- Developing trends in transfers from the public to the private and financial sectors over the last decades and their implications; which paths have been followed by specific countries and why (own governments’ political will; structural reforms imposed by the EU; other)?
- What are the current shortcomings of long-term care systems and how have these shortcomings evolved, focusing on accessibility, availability, and affordability?
- Financialisation of long-term care for the elderly and its impact on the labour force and working conditions, including
- Types of care provision and their impact on the workforce
- Characterisation of the workforce (gender, migrant background, educational levels, and skills)
- Formal working conditions, working hours, types of contracts, and employees
- Forms of organisation of the care workforce
- Successful strategies to counteract the financialisation of the care sector
- Successful strategies and models of public or non-profit provision of long-term care for the elderly (good practice cases)
- Examples of organising care workers and struggles against the privatisation and financialisation of care for the elderly
- Involvement of grassroots movements, trade unions, progressive political parties, etc. in promoting alternative care strategies.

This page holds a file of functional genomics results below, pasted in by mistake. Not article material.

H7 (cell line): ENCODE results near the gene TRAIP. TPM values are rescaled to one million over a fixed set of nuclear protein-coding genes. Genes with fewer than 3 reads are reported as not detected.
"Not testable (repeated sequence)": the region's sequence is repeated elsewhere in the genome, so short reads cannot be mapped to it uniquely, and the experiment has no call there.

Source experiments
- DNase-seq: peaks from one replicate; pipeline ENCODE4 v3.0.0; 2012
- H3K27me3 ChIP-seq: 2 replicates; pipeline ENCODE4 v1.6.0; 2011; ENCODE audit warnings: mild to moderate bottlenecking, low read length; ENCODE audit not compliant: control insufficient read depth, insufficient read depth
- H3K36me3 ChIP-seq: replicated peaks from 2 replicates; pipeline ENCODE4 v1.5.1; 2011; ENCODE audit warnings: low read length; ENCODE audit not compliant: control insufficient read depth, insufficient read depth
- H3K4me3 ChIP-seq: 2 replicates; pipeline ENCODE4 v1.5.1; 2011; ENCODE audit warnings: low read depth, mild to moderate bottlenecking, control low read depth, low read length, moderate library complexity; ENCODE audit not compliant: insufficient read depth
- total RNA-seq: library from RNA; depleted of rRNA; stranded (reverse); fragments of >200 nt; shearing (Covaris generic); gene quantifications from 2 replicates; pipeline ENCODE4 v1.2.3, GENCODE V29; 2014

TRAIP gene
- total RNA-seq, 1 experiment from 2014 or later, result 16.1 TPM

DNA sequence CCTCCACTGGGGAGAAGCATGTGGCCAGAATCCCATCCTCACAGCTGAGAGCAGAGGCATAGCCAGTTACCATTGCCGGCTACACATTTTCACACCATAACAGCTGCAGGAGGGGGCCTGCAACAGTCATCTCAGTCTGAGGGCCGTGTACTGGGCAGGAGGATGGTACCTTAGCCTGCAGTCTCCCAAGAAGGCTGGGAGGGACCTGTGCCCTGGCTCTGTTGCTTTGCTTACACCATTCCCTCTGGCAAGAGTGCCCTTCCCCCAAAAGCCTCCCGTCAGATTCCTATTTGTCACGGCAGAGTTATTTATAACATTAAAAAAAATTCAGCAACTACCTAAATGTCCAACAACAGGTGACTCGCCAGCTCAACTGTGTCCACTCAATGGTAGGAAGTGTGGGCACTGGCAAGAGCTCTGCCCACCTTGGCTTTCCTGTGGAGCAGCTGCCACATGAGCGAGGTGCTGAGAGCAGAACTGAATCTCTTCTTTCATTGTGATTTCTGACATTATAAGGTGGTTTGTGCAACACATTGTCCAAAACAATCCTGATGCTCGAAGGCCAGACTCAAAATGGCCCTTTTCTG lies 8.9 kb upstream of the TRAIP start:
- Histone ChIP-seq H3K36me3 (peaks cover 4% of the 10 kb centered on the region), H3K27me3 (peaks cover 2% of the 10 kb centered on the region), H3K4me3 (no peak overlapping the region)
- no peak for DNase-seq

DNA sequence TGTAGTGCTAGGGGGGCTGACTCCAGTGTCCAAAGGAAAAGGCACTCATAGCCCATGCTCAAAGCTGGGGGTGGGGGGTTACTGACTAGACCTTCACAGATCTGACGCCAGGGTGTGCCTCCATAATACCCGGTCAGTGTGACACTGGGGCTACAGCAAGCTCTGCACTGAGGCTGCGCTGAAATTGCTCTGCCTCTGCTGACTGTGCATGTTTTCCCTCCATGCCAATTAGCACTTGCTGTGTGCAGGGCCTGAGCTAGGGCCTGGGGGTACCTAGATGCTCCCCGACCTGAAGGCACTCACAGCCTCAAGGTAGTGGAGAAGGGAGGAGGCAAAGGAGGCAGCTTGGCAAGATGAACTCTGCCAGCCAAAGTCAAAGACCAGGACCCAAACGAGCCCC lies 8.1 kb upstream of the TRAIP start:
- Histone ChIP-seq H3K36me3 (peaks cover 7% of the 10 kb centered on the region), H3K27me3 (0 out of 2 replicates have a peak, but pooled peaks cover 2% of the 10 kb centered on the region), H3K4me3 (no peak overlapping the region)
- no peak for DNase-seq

- Academic background in social sciences with a specific focus on care
- Fluency in English
- Identification with the values and objectives of transform! europe and the Rosa-Luxemburg-Foundation
- Application deadline: 15 December 2023
- Notification of acceptance: 18 December 2023
- The research will be carried out in January and February 2024, and the final study will be submitted by 15 March 2024.
Conditions of Application
- CV and biography
- Letter of motivation
- Relevant publications To be sent by email to Tatiana Moutinho (email@example.com) and Cornelia Hildebrandt (firstname.lastname@example.org)
The remuneration is €5,000, to be paid in one installment.
The authors are responsible for any taxes that might be levied on the honorarium.
transform! europe is a network of 38 European organisations from 22 countries active in the field of political education and critical scientific analysis and is the recognized political foundation of the Party of the European Left (EL). This cooperative project of independent non-profit organisations, institutes, foundations, and individuals aims to use its work to contribute to peaceful relations between peoples and a transformation of the contemporary world.
transform! europe is partly funded by a grant from the European Parliament. The content is the sole responsibility of the author(s), and the European Parliament is not responsible for any use that may be made of the information contained in this publication.
The Rosa-Luxemburg-Foundation is a member organisation of transform! europe, and is an international non-profit organisation for political education affiliated with the German Left Party. It is a discussion forum for progressive political alternatives and a centre for critical thinking and research in Germany and around the world. The Brussels office operates as a think tank reflecting on European and international issues affecting contemporary society.